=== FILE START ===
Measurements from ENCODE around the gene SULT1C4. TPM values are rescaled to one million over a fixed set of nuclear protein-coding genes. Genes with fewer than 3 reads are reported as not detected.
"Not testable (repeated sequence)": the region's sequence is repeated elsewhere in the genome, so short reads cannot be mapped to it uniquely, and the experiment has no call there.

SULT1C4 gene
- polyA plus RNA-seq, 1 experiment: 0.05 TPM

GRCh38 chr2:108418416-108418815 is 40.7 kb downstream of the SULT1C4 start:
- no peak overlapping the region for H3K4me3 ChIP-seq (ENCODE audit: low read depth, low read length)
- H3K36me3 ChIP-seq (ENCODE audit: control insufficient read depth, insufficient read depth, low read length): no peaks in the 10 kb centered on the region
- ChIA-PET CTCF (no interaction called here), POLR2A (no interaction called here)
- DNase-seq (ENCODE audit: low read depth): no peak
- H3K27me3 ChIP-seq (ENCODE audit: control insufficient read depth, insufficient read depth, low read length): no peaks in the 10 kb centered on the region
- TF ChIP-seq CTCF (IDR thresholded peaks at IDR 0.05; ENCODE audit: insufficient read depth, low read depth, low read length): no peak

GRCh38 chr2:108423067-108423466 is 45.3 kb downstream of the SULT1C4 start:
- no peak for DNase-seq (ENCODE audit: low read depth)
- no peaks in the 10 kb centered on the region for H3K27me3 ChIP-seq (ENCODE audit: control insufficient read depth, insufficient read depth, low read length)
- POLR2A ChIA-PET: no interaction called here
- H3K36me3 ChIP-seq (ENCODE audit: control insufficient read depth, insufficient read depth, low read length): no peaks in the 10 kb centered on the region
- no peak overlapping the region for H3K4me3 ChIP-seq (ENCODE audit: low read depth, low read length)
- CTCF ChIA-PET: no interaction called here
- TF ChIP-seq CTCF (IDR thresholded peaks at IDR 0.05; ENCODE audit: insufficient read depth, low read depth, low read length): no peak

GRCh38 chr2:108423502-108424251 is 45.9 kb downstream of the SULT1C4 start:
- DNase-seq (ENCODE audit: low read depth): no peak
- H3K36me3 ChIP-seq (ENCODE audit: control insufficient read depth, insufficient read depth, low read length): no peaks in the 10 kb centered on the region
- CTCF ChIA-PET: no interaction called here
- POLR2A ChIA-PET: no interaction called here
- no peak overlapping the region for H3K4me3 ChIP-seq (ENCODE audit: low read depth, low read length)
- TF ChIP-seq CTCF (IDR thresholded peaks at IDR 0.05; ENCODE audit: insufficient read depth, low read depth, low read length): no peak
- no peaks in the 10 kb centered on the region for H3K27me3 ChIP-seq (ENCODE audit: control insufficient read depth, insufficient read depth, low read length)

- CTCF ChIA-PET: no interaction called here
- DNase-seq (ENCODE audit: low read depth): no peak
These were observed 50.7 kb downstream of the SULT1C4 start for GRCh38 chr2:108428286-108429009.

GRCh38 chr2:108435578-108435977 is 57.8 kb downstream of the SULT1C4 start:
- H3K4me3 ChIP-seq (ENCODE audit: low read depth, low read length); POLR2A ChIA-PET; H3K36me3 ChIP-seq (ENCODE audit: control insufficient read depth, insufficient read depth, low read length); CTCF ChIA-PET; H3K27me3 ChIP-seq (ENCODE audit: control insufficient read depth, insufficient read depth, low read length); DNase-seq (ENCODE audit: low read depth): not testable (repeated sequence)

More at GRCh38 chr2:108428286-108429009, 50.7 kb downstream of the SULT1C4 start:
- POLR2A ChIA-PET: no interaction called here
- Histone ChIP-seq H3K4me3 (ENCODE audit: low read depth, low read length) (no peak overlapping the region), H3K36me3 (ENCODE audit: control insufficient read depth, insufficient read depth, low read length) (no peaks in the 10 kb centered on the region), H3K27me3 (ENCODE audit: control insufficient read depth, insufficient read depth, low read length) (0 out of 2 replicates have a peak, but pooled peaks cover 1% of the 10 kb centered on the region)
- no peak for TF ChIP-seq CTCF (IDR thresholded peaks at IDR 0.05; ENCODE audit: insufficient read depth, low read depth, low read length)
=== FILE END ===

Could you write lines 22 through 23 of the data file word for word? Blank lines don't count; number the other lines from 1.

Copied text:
- H3K36me3 ChIP-seq (ENCODE audit: control insufficient read depth, insufficient read depth, low read length): no peaks in the 10 kb centered on the region
- CTCF ChIA-PET: no interaction called here